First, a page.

BUT What is a stocking without stocking stuffers?!?!?!?!?! I have a small crafty gadget that I LOVE and I’ve bought 5 (yes FIVE!) of them to give away to lucky readers! Just like a stocking stuffer the gadget is a surprise, but I’ll announce the five winners next week. All you have to do is comment below and tell me something about Christmas stockings! Do you love them? do you hate them? Any special memories? Ever made one? Ever attempted to make one?

5 thoughts on “Tunisian Christmas Stockings and Stocking Stuffers

  1. We lived in Europe – my parents were teachers in the schools for American military children – and when my elder brother and sister were little my parents bought for them stockings made out of red felt. My brother’s had a Santa carrying a tree appliqued and embroidered on it, and my sister’s had a little barefoot angel carrying a bell. Their names were embroidered on the white felt cuff of the stocking (cut to look a little like icicles or snow dripping down). When I came along, the stocking was copied for me, but on a plush stocking instead of a felt one, and the angel has little boots on instead and is carrying a candle. When my younger brother came along years later, another stocking was made for him; and since then my sister has made them for her husband and children, and one sister-in-law has one, too. They’re all the same basic pattern, but all a little different.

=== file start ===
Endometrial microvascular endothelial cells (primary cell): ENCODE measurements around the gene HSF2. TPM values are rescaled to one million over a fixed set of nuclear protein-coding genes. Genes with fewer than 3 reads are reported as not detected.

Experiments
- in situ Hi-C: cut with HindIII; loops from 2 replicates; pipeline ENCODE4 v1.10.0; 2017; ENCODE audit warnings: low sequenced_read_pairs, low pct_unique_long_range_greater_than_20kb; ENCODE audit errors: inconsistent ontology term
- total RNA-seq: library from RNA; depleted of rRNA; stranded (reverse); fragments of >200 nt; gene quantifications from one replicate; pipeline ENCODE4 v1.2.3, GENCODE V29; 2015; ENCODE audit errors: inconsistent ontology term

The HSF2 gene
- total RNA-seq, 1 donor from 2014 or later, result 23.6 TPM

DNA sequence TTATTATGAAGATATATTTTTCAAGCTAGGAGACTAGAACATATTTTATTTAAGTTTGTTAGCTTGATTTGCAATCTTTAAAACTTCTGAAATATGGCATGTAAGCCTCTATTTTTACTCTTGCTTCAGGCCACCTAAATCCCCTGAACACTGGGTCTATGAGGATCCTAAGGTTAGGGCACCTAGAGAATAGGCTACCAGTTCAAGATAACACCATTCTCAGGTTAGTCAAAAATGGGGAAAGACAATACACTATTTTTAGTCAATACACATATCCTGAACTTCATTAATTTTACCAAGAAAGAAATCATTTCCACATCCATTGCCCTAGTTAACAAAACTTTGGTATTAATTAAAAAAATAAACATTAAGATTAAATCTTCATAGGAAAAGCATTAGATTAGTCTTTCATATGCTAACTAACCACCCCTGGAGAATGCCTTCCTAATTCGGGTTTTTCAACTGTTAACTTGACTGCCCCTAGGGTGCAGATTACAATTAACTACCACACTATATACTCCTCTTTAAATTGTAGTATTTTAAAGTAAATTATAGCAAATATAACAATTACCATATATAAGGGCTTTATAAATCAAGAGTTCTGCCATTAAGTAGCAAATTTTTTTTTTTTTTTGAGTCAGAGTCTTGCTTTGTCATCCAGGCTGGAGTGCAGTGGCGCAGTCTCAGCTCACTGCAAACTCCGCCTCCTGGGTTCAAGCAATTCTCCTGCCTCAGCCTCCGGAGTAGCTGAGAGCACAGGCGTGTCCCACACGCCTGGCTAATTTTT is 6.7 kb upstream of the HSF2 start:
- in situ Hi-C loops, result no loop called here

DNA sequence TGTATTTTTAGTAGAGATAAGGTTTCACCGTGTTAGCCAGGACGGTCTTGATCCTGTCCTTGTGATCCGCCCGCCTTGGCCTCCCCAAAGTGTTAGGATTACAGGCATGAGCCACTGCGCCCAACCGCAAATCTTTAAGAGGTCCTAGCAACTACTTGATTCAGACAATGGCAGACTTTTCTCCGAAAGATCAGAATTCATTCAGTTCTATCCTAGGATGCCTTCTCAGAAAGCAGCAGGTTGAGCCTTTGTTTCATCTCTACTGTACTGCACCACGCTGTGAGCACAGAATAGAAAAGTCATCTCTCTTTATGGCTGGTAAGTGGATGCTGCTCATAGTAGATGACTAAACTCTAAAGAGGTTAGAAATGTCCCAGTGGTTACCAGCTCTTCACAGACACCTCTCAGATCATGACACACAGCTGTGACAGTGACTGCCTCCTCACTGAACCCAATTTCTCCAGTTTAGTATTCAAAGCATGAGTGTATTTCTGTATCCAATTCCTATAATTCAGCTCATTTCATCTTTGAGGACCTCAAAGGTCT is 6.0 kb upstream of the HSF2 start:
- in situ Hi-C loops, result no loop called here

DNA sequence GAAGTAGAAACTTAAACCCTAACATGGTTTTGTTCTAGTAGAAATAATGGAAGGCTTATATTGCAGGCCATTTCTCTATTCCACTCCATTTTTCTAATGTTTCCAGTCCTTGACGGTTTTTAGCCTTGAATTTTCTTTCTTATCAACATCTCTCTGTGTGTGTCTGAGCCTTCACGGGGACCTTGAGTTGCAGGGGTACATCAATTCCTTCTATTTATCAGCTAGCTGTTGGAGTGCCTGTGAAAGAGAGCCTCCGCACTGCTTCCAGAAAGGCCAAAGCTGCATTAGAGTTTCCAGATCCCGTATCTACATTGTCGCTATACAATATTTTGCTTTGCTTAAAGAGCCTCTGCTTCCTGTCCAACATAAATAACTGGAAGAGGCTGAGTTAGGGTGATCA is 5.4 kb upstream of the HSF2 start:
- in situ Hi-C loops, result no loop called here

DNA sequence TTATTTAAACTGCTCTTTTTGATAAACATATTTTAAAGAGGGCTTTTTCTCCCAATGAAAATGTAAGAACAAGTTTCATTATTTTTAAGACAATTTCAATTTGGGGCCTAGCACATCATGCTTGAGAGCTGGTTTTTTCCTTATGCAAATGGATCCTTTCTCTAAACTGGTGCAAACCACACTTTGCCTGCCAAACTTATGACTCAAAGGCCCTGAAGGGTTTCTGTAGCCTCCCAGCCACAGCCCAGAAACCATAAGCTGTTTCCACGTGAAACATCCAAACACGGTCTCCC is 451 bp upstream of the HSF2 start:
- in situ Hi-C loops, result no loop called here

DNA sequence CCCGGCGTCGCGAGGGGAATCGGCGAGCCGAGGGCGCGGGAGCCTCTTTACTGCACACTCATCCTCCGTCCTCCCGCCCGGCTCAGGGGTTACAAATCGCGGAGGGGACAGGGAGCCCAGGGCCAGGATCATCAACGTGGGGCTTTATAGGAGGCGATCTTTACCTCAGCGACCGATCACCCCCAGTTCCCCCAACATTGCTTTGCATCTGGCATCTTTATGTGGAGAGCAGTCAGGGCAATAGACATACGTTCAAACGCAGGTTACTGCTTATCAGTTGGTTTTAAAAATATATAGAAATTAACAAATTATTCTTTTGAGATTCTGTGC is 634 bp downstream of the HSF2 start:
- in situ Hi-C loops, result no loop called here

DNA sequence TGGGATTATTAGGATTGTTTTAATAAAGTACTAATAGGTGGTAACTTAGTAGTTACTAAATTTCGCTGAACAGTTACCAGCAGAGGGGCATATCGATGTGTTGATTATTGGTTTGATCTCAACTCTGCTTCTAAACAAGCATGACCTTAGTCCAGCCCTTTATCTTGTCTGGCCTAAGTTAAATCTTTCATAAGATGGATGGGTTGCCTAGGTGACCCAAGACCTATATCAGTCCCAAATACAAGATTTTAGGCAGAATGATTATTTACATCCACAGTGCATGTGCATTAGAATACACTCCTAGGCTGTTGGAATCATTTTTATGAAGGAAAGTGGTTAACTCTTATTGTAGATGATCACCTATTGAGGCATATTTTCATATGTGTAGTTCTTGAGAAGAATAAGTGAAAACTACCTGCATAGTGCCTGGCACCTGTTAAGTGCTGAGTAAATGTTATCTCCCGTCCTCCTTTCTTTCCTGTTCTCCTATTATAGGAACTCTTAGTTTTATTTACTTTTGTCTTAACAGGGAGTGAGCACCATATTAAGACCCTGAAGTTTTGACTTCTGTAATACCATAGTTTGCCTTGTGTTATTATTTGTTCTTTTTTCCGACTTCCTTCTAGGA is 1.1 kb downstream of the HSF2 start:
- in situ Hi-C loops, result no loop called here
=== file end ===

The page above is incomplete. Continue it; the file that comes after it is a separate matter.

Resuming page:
The other thing we have is a Christmas tree pin. A student gave my mom one years ago, and I always loved it. Years later I found one in an antique shop; and then I went on the hunt. So now every woman in the family has one! 🙂

    1. Oh lovely!!! As a child we didn’t have many ongoing traditions, but I’m making up for that now! We have a ton! Are all the tree pins the same and tracked down to match? Or different styles to suit each person?

  2. We’re on our third set of family Christmas stockings. When the kids were very little I bought coordinating felt and sequin kits and made stockings from that. I really enjoyed sewing the little felt pieces together to make the decorations on them (deer, fireplaces… ). Then we had an addition to our family so new stockings were in order. I knit these in individual colors for everyone — same design, different color schemes. Those lasted several years. I just finished a set of Mary Maxim stockings. With about fifty options, everyone got to pick their own design. Hopefully these will be the last set I make. I still have the instruction books, so I can always make another one.

    1. I always have wanted to do one of those kits, I think I even have one, but they scare me! lol I find them so overwhelming.

  3. It is a weirdly shaped stocking, but I like the idea of making it a door hanger. It would be perfect stuffed with cinnamon sticks or holiday potpourri!

    I loved everyone’s Christmas tradition stories!